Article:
Therapy and that First Visit

The first time you visit a therapist is arguably one of the scariest things I've had to go through in the past few years.  The reality is it's a huge necessary first step on the road to recovery. If that person is a licensed therapist, your general physician, a psychiatrist or a psychologist it can be a nerve wracking ordeal. I wanted to take a moment to describe my take away from my meeting with my therapist and hopefully help folks understand what to expect so that the first step isn't as daunting.


Be up front and honest about why you're there.  I wracked my head for days trying to figure out how to tell a therapist that my marriage was basically done and I know I wasn't handling it well. Situations will be different for everyone but a responsible therapist will hear you out and want to hear about your history. It might be painful, it might have you sobbing the first day, especially as you relive past pain but getting it out there helps.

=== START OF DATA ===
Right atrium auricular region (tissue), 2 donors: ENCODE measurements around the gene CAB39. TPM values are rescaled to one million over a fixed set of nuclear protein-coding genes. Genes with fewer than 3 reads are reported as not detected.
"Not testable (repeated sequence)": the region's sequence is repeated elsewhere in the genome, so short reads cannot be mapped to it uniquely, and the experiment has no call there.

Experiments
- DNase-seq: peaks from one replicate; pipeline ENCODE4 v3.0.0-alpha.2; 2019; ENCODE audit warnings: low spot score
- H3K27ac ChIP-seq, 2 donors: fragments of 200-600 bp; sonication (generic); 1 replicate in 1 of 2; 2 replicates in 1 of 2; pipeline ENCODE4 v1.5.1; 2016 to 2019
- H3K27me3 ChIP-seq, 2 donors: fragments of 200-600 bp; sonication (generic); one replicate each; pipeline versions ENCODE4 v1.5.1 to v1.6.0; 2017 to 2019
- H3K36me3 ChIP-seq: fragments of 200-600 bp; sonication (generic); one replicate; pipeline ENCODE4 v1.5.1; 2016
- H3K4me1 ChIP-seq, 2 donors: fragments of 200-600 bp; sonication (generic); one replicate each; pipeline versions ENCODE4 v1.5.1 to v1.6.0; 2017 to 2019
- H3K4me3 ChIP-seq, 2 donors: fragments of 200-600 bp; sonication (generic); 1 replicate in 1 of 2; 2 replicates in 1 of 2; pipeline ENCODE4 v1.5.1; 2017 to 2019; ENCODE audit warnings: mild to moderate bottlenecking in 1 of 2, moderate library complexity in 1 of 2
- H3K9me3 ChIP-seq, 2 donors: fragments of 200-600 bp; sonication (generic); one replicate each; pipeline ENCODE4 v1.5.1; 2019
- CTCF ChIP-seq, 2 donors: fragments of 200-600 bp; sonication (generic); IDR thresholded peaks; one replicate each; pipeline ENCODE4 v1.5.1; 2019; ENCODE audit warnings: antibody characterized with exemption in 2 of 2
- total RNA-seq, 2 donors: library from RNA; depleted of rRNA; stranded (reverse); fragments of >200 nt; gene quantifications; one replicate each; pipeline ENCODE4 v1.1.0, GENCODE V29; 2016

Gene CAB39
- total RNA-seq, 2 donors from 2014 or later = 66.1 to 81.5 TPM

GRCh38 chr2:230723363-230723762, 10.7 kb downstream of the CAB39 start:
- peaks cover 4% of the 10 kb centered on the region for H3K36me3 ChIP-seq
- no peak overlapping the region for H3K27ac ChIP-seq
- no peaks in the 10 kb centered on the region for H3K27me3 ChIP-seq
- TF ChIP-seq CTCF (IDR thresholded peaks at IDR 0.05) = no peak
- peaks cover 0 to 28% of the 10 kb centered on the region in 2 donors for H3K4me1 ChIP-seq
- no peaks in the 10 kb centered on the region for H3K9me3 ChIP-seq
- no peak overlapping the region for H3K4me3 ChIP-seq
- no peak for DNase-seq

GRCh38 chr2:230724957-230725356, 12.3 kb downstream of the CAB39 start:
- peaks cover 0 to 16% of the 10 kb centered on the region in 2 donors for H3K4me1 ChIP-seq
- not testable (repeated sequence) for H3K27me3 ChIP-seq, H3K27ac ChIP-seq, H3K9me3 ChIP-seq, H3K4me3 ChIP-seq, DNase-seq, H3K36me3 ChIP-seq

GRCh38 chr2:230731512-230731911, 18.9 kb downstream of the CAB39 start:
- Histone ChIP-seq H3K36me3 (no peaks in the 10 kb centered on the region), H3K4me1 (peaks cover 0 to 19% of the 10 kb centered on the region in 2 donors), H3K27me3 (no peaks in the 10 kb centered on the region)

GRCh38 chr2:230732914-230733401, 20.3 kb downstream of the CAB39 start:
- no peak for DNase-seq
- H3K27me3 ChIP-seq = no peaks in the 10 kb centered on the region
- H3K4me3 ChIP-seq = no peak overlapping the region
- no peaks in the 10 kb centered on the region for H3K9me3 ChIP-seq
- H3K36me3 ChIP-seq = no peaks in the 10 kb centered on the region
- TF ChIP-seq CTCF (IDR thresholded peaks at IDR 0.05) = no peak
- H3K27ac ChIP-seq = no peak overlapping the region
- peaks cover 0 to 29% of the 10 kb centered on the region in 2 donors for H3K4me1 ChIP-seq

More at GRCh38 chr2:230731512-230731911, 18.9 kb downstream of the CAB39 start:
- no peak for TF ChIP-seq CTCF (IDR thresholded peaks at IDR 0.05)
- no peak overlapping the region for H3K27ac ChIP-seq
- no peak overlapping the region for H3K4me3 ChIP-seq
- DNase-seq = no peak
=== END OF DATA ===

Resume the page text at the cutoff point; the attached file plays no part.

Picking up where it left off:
Don't let yourself get caught up in the diagnosis.  Even I fail at this from time to time given my college days. You could sit there and Google WebMD, the DSM 7 and a billion blogs and you'll get everything under the sun about dysthymia, bipolar disorder, generalized anxiety etc.  It's ok to hear out your therapist or health provider in terms of what they feel you may be classified as but don't let that define you. While it's a small thing, I had to shake myself out of saying "I'm a depression sufferer" to "I'm something living with depression".  It's a subtle difference but for me it reminds me to try to focus away from letting my clinical diagnosis frame who I am and understanding it's a part of my life and I'm trying to find ways of dealing with. How you deal with it can vary from just talk therapy, medication to a range of other forms of treatments. It might seems silly at first and your provider might have you try multiple things.  Don't dismiss them out of hand but be willing to provide feedback about what you feel is and isn't working for you.  By working I don't mean expect suddenly for the entire world to be clear and happy. It's a slow change but be honest.  If the side effects of medication are severe, let them know, if meditation isn't quite your thing change it up, try exercise therapy, art therapy. As hard as it is to hear there's no magic bullet, it's going to be trial and error and trying to find out what works for you.



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